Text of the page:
Senate Minority Leader Mitch McConnell told reporters on Tuesday that he expects another battle over raising the debt ceiling in 2014.
The Kentucky Republican said “I doubt” many GOP members in the House or Senate would agree to lifting the country’s borrowing authority without conditions attached.
“I can’t imagine it being done clean,” he said.
While he said the debt limit is an opportunity for Republicans to get President Barack Obama’s attention, McConnell suggested it’d be the House GOP majority’s job to come up with any demands in order to avert defaulting on the country’s obligations.
McConnell is up for re-election in 2014 and is fending off tea party challenger Matt Bevin.
The statutory debt limit deadline is Feb. 7. After that, the Treasury Department may take extraordinary measures to continue borrowing and pay the country’s bills for at least several weeks, if not longer, before exhausting its authority.
Obama has drawn a hard line against making any concessions to raise the debt ceiling, arguing that it’s Congress’ job to pay the bills it has incurred. Twice this year, Republicans have held the debt limit hostage to ransom demands before ultimately caving and lifting it cleanly, without policy concessions, most recently this past October.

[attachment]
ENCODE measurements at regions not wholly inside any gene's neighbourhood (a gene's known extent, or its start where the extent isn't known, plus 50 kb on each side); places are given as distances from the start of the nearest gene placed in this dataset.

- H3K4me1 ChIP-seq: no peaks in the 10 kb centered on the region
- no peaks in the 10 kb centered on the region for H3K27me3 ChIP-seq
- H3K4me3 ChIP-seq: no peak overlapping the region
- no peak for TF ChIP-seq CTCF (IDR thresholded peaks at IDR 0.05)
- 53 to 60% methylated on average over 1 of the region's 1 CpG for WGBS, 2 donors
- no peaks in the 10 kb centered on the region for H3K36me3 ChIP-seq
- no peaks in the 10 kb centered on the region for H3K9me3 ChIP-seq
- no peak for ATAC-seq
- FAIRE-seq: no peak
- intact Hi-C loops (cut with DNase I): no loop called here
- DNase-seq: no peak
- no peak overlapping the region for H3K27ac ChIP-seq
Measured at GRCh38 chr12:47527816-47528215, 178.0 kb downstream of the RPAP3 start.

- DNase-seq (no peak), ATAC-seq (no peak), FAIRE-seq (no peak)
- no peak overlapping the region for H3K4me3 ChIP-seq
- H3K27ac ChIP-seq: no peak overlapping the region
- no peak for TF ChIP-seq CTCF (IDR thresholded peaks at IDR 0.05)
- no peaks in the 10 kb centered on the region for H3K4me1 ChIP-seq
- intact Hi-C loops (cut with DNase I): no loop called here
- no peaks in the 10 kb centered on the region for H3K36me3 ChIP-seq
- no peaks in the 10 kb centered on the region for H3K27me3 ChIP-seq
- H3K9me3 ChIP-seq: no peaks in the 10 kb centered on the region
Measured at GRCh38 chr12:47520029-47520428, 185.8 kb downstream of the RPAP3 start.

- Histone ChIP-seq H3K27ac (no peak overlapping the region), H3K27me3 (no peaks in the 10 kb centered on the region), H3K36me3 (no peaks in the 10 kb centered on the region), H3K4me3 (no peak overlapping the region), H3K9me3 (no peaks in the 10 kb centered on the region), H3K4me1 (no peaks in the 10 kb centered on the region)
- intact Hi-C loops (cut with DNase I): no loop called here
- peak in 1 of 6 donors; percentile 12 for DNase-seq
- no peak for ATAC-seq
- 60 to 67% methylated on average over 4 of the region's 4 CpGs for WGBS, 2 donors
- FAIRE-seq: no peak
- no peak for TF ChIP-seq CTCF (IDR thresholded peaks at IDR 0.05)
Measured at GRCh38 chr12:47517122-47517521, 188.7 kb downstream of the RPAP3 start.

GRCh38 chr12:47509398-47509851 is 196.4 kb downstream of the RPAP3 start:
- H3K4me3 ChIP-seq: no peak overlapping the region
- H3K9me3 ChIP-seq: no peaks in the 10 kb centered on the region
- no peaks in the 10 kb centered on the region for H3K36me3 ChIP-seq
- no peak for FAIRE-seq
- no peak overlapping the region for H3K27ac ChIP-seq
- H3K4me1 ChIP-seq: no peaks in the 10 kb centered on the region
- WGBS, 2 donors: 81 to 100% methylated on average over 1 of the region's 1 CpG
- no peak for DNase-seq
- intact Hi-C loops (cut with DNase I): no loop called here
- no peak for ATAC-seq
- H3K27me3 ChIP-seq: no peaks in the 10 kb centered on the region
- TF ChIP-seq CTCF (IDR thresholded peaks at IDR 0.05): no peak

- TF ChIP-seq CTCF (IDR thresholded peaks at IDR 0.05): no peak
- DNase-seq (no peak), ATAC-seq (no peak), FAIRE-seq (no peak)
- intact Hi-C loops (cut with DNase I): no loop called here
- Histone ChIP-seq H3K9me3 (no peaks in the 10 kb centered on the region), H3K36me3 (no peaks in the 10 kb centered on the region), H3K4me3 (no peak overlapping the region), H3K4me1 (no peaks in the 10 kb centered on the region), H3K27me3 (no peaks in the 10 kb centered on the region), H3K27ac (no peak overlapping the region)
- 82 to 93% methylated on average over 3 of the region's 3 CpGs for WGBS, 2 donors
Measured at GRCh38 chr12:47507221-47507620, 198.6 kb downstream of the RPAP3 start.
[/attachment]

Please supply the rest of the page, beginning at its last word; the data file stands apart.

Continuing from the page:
Rep. Paul Ryan (R-WI) also suggested recently that Republicans will make demands in order to raise the debt limit. House GOP leadership aides are mum on what to expect.
Senate Democratic leaders aren’t sweating the threat. “The debt limit is going to be increased and Democrats are not going to negotiate over this,” a Democratic Senate leadership aide told TPM in response to McConnell’s remarks. “The only question is how much pain Republicans want to cause for themselves and the economy before that happens.”
The White House also isn’t taking the GOP’s threat of default seriously.
“The President’s position has not changed,” White House spokesman Jay Carney said Monday. Regarding the idea that Republicans might wage another debt limit battle, he said, “We certainly don’t expect them to do that again.”
In an October interview with National Review, after he was forced to swoop in at the last minute and negotiate the terms of the GOP’s surrender, McConnell signaled that Republicans wouldn’t risk another debt ceiling standoff.
“Well, for one, we’re not going to do this again in connection with the debt ceiling or with a government shutdown,” he said, insisting that Republicans must keep the focus on Obamacare ahead of the 2014 mid-term elections.